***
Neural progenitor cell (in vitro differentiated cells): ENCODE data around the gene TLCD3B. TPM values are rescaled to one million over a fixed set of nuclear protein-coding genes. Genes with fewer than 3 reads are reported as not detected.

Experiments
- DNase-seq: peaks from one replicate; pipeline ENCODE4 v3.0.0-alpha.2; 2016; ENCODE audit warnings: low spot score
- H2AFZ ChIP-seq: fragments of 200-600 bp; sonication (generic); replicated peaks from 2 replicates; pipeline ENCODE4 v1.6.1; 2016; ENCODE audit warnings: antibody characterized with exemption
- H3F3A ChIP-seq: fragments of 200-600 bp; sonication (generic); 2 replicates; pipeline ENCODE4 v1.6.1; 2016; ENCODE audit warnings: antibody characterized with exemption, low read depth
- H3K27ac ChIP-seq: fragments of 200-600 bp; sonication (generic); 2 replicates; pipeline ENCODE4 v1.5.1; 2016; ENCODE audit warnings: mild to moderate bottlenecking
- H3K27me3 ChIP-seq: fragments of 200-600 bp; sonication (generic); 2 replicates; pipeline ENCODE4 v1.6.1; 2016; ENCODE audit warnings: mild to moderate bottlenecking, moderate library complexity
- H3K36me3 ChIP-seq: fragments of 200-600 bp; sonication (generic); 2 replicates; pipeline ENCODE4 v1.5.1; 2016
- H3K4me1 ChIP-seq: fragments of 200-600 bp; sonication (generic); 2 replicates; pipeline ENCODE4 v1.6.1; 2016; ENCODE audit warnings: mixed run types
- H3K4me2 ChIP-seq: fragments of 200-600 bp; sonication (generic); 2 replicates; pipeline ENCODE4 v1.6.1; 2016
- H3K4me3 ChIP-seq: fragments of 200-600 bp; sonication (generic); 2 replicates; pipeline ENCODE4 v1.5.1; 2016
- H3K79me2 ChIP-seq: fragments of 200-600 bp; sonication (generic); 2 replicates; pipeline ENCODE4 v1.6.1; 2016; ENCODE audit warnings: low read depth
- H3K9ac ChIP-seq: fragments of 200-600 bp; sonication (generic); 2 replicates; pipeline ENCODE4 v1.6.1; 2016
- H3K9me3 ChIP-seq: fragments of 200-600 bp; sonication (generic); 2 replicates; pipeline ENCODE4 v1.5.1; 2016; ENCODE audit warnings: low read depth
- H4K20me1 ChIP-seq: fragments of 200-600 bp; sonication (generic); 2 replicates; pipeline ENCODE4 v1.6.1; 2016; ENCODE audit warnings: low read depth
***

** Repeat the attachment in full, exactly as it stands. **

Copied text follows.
Neural progenitor cell (in vitro differentiated cells): ENCODE data around the gene TLCD3B. TPM values are rescaled to one million over a fixed set of nuclear protein-coding genes. Genes with fewer than 3 reads are reported as not detected.

Experiments
- DNase-seq: peaks from one replicate; pipeline ENCODE4 v3.0.0-alpha.2; 2016; ENCODE audit warnings: low spot score
- H2AFZ ChIP-seq: fragments of 200-600 bp; sonication (generic); replicated peaks from 2 replicates; pipeline ENCODE4 v1.6.1; 2016; ENCODE audit warnings: antibody characterized with exemption
- H3F3A ChIP-seq: fragments of 200-600 bp; sonication (generic); 2 replicates; pipeline ENCODE4 v1.6.1; 2016; ENCODE audit warnings: antibody characterized with exemption, low read depth
- H3K27ac ChIP-seq: fragments of 200-600 bp; sonication (generic); 2 replicates; pipeline ENCODE4 v1.5.1; 2016; ENCODE audit warnings: mild to moderate bottlenecking
- H3K27me3 ChIP-seq: fragments of 200-600 bp; sonication (generic); 2 replicates; pipeline ENCODE4 v1.6.1; 2016; ENCODE audit warnings: mild to moderate bottlenecking, moderate library complexity
- H3K36me3 ChIP-seq: fragments of 200-600 bp; sonication (generic); 2 replicates; pipeline ENCODE4 v1.5.1; 2016
- H3K4me1 ChIP-seq: fragments of 200-600 bp; sonication (generic); 2 replicates; pipeline ENCODE4 v1.6.1; 2016; ENCODE audit warnings: mixed run types
- H3K4me2 ChIP-seq: fragments of 200-600 bp; sonication (generic); 2 replicates; pipeline ENCODE4 v1.6.1; 2016
- H3K4me3 ChIP-seq: fragments of 200-600 bp; sonication (generic); 2 replicates; pipeline ENCODE4 v1.5.1; 2016
- H3K79me2 ChIP-seq: fragments of 200-600 bp; sonication (generic); 2 replicates; pipeline ENCODE4 v1.6.1; 2016; ENCODE audit warnings: low read depth
- H3K9ac ChIP-seq: fragments of 200-600 bp; sonication (generic); 2 replicates; pipeline ENCODE4 v1.6.1; 2016
- H3K9me3 ChIP-seq: fragments of 200-600 bp; sonication (generic); 2 replicates; pipeline ENCODE4 v1.5.1; 2016; ENCODE audit warnings: low read depth
- H4K20me1 ChIP-seq: fragments of 200-600 bp; sonication (generic); 2 replicates; pipeline ENCODE4 v1.6.1; 2016; ENCODE audit warnings: low read depth